Fire that killed Queens designer sparked by cooking mishap

NewsCopter 7 over the scene of a fire in Queens where a man was killed on Tuesday, August 20, 2013.

August 21, 2013 3:41:23 PM PDT
Investigators say the fire Tuesday that killed Charles Pollock, designer of the Pollock officer chair, was sparked by a mishap while someone was cooking.

Fire Marshals say this is the third cooking-related fatal fire this month.

The fast-moving fire on 157th Street in Jamaica Queens, was reported just after 7:01 a.m. in the basement of Pollock's two-bedroom home.

Firefighters had the fire under control at 7:36 a.m.

The 83-year old Pollock was pronounced dead at the scene.

Another person suffered minor injuries.

Authorities say the building is an illegal subdivision. The Buildings department has issued a vacate order for the first floor and the basement as the investigation continues.

Pollock introduced his chair in 1963. Set on rolling wheels, the chair was visually distinctive with tufted upholstery and an aluminum band around its edges. It's still in production and is considered one of the best-selling office chairs in the history of design.

But in the decades that followed, Pollock moved away from furniture design.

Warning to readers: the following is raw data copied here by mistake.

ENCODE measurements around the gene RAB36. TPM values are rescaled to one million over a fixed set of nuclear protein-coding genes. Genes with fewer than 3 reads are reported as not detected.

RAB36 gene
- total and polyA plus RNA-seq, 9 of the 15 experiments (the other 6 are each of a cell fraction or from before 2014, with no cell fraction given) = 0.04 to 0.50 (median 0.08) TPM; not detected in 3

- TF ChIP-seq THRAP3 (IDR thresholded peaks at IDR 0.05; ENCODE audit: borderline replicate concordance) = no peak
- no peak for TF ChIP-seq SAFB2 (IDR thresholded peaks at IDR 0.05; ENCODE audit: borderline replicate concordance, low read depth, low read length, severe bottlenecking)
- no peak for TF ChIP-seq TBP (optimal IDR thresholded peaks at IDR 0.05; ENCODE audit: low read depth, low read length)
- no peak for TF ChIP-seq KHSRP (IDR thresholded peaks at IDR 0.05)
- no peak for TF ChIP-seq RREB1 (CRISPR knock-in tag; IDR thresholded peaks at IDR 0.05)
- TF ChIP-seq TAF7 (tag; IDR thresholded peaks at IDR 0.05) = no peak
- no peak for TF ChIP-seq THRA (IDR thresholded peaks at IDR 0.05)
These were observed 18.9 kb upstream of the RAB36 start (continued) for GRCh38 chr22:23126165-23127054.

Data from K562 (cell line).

He returned to it recently. After being sought out by Jerry Helling of Bernhardt Design, Pollock created a lounge chair that was introduced last year.

"He was pounding on the door trying to get out," says Constance Smith, Pollock's business partner and long-time friend, who says the eccentric designer was a brilliant man who was still busy with new projects.

"We come here and we did work and we made models and made sketches and he could do what he wanted," Smith said.

Some living here had no idea who their neighbor was, others were aware but say Pollock always kept a low profile.

"He would tell you things like, encourage you not to give up in life, if you have a dream to pursue," said neighbor Naomi Ebouki.

"He was just an amazing talent, he didn't care a damn about the money, he cared about people knowing he did the beautiful work he did," said Lucia DeRespinis, who went to school with Pollock at Pratt.

But she explains, Pollock wrestled with demons.

He was bipolar, on medication but was never comfortable with being in the spotlight.

A humble man, whose talent, she believes, largely went unrecognized.

"He said, the thing that keeps me alive and involved is my work, he said without my work I wouldn't even be here," DeRespinis said.